Arts Council England chair Sir Peter Bazalgette has urged local authorities to “find a way to keep faith with arts and culture” in a speech yesterday at the New Local Government Network Hub in London.

Bazalgette was launching a new report, Funding Arts and Culture in an Age of Austerity, produced by ACE in conjunction with the New Local Government Network. The report highlights the reduction in local authority funding of the arts and culture in England – since 2010, it has dropped by £236 million, a decline of 17%. In London, the drop in funding is higher at 19%.

Acknowledging the pressures local authorities are facing due to continuing cuts from Westminster, Bazalgette described council budgets as being “under unprecedented pressure”. He described the museums sector, which is seeing the imminent closure of many local authority-run venues, as at the “sharp end” of the cuts.

He continued: “In some areas significant cuts are being made to museums, libraries and the arts. We know that local authorities will be asked to find even more substantial savings in the years to come. It’s the biggest challenge arts and culture face at the moment.”

Amid the gloom, Bazalgette talked positively about the settlement for national arts funding in the autumn statement and said that the recent launch of the government’s white paper for culture “reaffirms the importance of local authority funding in the national arts ecology”.

Aiming his message at local authorities across England, he called for a collaborative response to central government’s austerity agenda. “We know you are under pressure,” he said. “Let’s work together to develop new, creative and innovative solutions to sustain the vital cultural life of our communities. We’re in, if you’re in.”

New partnerships

Bazalgette used his speech to talk up the way some local authorities are already replacing lost central government funding by partnerships with higher education institutions and by implementing new procurement processes.

While making it clear that “the Arts Council cannot replace all the funding lost from local authorities”, he stated that ACE is working with over 240 local authorities to help them support arts and culture in their area.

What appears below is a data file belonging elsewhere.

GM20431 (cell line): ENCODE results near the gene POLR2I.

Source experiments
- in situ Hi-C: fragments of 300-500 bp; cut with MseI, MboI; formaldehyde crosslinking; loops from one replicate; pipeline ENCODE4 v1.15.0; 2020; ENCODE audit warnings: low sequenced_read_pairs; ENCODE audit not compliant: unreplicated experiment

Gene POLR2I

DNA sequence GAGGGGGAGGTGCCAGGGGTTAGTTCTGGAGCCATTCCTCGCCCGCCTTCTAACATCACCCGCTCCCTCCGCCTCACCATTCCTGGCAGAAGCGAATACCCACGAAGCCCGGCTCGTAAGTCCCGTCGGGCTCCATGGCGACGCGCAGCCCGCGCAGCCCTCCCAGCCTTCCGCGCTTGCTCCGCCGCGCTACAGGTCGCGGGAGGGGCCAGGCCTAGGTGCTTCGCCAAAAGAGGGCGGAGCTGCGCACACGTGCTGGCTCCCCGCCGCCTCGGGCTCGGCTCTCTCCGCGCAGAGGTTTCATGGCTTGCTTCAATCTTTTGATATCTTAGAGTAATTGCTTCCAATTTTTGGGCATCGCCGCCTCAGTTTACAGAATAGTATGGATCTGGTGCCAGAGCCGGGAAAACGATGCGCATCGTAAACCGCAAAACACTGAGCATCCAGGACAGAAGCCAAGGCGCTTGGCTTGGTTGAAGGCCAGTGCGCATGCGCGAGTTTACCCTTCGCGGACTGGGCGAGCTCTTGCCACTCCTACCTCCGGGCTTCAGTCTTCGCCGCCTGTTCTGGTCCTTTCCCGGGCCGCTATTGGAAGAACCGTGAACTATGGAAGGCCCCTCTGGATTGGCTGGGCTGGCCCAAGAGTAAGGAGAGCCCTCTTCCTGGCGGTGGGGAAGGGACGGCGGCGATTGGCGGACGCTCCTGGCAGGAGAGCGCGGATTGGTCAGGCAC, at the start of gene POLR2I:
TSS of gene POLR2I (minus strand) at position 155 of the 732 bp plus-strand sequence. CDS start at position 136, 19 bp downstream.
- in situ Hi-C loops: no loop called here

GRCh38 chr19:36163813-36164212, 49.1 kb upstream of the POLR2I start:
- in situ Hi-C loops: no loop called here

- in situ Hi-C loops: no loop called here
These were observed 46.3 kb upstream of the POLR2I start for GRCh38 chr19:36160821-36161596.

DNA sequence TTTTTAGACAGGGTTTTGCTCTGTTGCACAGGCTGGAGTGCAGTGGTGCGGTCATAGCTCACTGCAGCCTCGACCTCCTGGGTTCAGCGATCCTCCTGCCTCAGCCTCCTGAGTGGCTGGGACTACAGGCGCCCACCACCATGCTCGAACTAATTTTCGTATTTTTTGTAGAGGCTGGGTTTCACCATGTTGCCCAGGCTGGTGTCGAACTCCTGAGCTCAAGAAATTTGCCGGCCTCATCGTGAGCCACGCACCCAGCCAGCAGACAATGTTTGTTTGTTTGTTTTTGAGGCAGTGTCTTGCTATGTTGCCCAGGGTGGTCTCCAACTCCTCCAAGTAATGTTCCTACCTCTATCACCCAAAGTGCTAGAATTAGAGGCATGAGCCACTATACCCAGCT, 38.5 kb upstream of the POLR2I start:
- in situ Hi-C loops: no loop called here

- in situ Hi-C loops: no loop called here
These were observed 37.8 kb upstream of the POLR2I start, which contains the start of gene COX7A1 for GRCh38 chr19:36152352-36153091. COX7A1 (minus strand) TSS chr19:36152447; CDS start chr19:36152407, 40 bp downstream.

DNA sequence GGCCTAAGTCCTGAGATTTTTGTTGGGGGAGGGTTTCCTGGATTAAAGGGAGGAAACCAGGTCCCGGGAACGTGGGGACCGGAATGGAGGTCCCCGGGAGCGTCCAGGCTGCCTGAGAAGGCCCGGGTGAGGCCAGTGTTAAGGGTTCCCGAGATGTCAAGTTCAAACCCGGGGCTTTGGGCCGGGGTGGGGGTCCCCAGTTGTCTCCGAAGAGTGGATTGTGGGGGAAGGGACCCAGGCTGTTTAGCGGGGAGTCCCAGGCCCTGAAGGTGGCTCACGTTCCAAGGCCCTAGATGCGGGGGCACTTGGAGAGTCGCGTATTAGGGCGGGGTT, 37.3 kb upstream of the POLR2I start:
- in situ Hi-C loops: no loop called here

He added: “When you add up the annual, national and local government spend on arts, museums and libraries, it comes to £3 billion. This is, of course, a substantial investment. But, as we’ve seen, the bit that’s really looking challenged is the contribution of local authorities.

“While the Arts Council cannot change the economics of local government or bridge the funding gaps, we can, as a national development agency, use our own relationships to broker new partnerships. We can focus specific funding on particular areas of need; we can invest in the best ideas. We can get the message out there that there are ways forward that can make a difference.”

Bazalgette also addressed the gap between arts funding in London and the rest of England. He said that ACE “will continue its drive to create a better balance of spending between London and the rest of England.

“Historically, 60% of Lottery funding was distributed outside London, and 40% within the capital. In 2015 this had shifted to 70% outside London and 30% inside. And in the next two years, we’re promising to push this to 75% and 25%. We are committed to continuing this trend with our Grant in Aid funding where currently 60% is invested outside the capital.”

Listen to Sir Peter Bazalgette’s full speech on YouTube

Download the report  Funding Arts and Culture in an Age of Austerity

Screen grab from YouTube video of Sir Peter Bazalgette’s speech

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